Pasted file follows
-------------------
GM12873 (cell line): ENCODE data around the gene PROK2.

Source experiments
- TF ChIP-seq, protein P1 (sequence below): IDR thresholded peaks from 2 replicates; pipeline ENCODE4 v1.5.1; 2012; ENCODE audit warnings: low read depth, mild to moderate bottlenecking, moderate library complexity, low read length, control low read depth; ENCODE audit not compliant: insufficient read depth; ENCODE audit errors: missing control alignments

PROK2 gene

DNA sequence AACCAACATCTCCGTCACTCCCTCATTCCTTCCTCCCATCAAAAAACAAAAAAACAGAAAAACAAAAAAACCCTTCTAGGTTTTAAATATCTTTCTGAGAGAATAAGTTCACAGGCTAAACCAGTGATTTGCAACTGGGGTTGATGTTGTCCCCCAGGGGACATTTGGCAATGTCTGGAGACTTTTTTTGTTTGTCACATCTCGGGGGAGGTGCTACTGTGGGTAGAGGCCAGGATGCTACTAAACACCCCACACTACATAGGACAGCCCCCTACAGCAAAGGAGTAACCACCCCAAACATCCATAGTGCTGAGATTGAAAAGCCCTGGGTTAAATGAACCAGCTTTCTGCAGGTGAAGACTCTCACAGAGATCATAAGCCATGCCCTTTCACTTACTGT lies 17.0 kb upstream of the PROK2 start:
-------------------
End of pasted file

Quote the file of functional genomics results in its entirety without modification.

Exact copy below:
GM12873 (cell line): ENCODE data around the gene PROK2.

Source experiments
- TF ChIP-seq, protein P1 (sequence below): IDR thresholded peaks from 2 replicates; pipeline ENCODE4 v1.5.1; 2012; ENCODE audit warnings: low read depth, mild to moderate bottlenecking, moderate library complexity, low read length, control low read depth; ENCODE audit not compliant: insufficient read depth; ENCODE audit errors: missing control alignments

PROK2 gene

DNA sequence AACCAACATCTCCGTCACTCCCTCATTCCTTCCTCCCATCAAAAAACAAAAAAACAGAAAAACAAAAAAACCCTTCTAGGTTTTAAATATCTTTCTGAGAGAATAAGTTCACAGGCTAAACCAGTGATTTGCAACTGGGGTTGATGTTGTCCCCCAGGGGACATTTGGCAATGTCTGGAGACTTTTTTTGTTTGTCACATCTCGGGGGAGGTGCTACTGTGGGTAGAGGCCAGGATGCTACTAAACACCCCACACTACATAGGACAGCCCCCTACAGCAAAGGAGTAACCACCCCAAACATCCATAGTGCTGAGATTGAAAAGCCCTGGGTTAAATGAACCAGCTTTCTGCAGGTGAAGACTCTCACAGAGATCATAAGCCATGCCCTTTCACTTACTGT lies 17.0 kb upstream of the PROK2 start: